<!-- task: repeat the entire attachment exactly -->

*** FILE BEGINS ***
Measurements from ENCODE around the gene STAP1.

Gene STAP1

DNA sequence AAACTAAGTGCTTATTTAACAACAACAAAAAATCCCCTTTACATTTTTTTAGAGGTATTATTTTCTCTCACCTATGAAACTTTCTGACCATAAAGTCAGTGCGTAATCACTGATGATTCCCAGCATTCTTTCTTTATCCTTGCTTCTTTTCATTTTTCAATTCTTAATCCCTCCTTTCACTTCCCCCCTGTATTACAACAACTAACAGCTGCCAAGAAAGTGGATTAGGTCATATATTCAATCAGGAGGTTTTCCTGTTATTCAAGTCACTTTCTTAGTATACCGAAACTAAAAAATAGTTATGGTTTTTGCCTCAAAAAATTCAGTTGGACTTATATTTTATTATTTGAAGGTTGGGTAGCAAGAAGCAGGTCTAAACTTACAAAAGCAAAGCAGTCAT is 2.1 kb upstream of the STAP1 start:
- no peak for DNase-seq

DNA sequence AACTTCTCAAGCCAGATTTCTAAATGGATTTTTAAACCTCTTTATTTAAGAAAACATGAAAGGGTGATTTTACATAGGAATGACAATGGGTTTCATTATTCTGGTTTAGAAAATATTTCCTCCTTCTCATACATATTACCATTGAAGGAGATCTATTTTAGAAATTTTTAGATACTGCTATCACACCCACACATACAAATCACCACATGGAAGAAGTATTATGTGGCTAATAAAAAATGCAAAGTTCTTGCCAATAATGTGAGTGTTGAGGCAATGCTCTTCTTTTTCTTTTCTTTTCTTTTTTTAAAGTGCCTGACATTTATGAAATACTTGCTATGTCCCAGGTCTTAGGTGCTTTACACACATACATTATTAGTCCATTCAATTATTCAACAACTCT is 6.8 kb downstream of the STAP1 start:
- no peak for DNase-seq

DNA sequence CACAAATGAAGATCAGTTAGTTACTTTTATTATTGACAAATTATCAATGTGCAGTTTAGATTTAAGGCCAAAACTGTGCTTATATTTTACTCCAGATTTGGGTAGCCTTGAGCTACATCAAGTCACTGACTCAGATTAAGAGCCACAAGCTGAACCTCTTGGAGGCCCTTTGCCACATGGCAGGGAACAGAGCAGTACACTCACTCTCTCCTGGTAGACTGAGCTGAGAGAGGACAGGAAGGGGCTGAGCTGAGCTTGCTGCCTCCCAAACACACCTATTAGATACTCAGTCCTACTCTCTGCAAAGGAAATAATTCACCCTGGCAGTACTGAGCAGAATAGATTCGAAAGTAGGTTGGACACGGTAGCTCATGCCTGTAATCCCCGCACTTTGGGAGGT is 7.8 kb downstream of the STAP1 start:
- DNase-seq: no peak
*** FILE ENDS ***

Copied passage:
Measurements from ENCODE around the gene STAP1.

Gene STAP1

DNA sequence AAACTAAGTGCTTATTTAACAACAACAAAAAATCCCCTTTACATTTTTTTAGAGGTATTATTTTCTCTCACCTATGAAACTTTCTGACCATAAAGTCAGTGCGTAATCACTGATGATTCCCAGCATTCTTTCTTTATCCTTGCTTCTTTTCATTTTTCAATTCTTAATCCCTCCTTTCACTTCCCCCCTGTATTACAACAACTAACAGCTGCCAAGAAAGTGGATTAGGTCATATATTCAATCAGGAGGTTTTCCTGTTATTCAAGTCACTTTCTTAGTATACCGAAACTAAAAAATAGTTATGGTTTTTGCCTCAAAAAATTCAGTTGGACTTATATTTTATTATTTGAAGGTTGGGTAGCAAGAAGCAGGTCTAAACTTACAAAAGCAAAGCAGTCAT is 2.1 kb upstream of the STAP1 start:
- no peak for DNase-seq

DNA sequence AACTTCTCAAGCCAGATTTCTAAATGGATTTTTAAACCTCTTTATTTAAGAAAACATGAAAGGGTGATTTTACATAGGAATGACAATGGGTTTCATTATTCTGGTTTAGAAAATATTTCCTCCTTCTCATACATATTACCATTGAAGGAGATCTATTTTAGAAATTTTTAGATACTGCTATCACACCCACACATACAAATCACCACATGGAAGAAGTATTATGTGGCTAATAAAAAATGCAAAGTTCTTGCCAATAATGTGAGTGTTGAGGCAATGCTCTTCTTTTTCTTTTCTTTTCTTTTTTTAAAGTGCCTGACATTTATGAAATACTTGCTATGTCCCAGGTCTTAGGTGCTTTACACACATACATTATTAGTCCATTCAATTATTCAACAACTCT is 6.8 kb downstream of the STAP1 start:
- no peak for DNase-seq

DNA sequence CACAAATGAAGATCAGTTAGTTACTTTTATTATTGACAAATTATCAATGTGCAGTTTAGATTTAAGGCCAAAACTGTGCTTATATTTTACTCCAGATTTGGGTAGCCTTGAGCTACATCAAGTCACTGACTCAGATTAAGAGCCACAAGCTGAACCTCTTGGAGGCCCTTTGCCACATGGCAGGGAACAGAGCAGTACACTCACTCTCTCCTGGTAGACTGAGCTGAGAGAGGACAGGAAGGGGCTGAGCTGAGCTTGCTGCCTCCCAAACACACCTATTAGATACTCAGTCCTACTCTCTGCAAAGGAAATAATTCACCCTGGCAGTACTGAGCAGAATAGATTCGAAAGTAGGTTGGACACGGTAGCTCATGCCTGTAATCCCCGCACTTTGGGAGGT is 7.8 kb downstream of the STAP1 start:
- DNase-seq: no peak